It seems like 2015 just started the other day, and it's already approaching New Years' Eve. We've definitely been busy. Here's a brief list of some of the things we've been working on throughout the past year:
2015 - Year in Review
- We developed and open sourced six distinct PHP libraries that improve the security of any PHP projects that implement them (as well as a standalone security tool, Pharaoh).
- Of those six, random_compat has become the de facto polyfill for PHP 7's CSPRNG functions throughout the PHP community. It's used by WordPress, Joomla, Symfony, Laravel, and many other projects.
- Our security team published nine security advisories in various open source projects since April.
- Several commits to the PHP core, which landed in 7.0.0. (Mostly: hardening the CSPRNG functions.)
- A handful of code audits (we haven't published most of them since they're for products that aren't public yet).
Roughly 30% of the Internet is already potentially benefiting from our open source security research in 2015 alone.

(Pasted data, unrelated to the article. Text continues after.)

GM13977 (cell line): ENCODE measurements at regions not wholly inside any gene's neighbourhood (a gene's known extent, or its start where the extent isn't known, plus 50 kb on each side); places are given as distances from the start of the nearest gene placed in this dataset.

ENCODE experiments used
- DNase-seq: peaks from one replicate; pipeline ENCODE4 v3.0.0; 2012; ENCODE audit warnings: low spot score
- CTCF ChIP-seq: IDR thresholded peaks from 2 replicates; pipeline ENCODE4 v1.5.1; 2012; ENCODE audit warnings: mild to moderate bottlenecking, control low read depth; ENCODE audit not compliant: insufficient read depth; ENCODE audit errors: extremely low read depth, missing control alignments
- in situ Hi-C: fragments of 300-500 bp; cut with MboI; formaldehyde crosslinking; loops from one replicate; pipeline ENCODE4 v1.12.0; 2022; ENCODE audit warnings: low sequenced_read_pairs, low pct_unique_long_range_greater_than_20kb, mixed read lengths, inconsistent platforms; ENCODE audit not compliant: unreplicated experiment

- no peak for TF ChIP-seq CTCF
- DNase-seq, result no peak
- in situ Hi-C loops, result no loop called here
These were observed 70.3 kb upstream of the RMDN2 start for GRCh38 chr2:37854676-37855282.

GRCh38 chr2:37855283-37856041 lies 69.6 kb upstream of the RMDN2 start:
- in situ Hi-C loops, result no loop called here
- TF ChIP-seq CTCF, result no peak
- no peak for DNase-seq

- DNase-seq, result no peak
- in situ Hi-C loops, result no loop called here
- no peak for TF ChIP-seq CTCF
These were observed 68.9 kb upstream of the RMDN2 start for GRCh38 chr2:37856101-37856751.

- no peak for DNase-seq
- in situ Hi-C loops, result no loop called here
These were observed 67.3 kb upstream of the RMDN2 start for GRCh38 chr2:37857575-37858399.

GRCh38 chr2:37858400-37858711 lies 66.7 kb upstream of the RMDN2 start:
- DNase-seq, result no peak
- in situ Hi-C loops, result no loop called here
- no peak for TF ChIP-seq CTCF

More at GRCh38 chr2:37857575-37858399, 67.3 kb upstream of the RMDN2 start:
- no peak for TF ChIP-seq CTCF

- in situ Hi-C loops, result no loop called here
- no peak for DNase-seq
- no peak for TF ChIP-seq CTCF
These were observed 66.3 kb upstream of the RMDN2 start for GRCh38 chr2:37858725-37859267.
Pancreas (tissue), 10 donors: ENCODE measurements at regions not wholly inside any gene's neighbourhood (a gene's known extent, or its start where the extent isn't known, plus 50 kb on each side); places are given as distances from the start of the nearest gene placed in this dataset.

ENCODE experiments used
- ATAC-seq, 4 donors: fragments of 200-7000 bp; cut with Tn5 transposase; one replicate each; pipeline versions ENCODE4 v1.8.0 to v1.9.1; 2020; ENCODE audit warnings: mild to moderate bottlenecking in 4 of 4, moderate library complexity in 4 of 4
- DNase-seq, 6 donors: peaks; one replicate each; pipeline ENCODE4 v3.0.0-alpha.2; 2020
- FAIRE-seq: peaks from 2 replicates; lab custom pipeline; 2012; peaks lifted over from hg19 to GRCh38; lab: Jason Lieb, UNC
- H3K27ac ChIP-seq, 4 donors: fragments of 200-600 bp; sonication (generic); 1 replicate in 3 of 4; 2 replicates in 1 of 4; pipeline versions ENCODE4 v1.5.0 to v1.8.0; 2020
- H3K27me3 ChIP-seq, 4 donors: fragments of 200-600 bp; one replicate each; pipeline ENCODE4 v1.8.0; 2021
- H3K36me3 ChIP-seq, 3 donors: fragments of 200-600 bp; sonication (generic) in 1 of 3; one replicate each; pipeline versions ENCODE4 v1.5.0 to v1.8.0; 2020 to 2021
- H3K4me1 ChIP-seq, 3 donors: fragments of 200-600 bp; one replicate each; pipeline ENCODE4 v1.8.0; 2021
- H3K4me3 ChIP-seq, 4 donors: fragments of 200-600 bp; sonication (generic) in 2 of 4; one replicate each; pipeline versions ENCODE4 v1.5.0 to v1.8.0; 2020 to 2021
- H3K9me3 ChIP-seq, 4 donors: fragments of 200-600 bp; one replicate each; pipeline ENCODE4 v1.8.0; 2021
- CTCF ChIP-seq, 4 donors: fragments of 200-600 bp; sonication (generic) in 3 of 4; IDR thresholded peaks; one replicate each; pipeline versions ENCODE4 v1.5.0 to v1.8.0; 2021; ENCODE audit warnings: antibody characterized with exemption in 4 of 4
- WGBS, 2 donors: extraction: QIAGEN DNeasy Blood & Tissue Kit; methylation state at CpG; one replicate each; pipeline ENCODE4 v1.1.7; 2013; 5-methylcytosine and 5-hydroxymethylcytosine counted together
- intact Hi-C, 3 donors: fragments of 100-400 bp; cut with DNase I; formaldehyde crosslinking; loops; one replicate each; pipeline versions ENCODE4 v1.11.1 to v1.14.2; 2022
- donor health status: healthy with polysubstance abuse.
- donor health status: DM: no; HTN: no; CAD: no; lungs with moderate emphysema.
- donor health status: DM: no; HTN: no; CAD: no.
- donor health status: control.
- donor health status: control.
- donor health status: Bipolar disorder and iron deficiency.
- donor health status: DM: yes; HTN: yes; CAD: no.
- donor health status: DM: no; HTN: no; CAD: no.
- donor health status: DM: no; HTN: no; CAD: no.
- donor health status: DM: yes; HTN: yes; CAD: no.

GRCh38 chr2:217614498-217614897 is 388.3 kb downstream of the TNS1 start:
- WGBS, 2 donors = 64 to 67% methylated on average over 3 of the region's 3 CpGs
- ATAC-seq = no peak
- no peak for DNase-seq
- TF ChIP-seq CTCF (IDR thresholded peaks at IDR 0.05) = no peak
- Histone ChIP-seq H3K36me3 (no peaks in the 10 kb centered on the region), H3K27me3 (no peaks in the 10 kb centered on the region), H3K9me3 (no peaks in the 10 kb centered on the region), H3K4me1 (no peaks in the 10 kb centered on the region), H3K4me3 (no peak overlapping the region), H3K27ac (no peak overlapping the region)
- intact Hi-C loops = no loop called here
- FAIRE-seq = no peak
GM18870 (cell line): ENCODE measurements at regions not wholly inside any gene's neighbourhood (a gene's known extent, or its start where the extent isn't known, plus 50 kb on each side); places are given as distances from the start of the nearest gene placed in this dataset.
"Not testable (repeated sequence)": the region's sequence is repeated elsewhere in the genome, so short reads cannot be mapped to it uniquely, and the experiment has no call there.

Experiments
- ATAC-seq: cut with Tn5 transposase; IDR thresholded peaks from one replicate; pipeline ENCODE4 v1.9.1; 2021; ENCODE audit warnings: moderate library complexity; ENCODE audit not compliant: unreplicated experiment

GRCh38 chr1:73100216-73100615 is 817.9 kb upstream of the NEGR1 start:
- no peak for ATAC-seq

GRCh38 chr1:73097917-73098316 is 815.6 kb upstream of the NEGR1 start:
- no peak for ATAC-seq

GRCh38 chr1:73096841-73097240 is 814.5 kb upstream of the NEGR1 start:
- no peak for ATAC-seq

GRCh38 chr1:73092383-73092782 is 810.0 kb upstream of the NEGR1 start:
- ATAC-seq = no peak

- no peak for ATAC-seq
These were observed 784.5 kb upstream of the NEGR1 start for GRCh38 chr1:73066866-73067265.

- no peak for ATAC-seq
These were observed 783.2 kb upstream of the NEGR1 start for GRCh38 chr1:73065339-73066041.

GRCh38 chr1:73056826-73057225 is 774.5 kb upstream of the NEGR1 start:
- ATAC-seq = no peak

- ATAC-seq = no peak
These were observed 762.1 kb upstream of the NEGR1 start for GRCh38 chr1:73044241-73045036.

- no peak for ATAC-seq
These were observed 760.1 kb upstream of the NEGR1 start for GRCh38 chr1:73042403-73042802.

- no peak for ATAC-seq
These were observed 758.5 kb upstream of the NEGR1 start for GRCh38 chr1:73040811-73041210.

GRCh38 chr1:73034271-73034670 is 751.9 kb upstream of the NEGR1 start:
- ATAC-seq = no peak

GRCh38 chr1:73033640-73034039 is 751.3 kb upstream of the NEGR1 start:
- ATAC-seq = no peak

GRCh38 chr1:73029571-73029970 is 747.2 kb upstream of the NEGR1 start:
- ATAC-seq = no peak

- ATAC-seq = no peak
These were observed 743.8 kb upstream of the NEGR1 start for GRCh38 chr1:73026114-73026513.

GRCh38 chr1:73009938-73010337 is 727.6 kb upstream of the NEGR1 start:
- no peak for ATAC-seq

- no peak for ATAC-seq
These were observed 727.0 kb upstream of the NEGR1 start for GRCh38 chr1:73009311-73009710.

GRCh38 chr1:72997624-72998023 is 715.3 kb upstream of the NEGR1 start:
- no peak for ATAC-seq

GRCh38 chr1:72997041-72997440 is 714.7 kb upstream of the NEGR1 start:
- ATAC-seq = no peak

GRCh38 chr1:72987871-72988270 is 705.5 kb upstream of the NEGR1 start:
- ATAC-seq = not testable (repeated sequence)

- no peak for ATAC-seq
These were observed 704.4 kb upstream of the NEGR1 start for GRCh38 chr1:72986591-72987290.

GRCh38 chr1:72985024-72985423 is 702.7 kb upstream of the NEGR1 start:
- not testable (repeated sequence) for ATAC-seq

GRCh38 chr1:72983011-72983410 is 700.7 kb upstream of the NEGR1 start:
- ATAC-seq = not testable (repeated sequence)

We've also been working on a well-known (but rarely addressed) problem: There is a lot of bad security advice in highly accessible, outdated tutorials that rank highly on search engines. As a result, novice programmers would often learn how to solve a problem by mimicking dangerous methodologies.
To address this problem, we've been donating some of our time between client engagements to clean up popular answers on Stack Overflow to ensure that a casual passer-by is exposed to good security advice. For example: This Stack Overflow question about encrypting and decrypting strings in PHP. Although the long-term effects of such an endeavor on the code quality of junior developers is hard to predict (or empirically measure), we have observed a noticeable increase in the quality of the information at the top of a Google search for "php [something security related here]".
It may be too soon to declare victory, but there has been a noticeable step in the right direction in the software development community to emphasize secure-by-default solutions over insecure code. We hope this momentum carries us all into 2016 and the entire world can benefit from free access to higher quality information about basic security practices. (We hope to outperform ourselves next year.)
That's all from us until the new year. Cheers.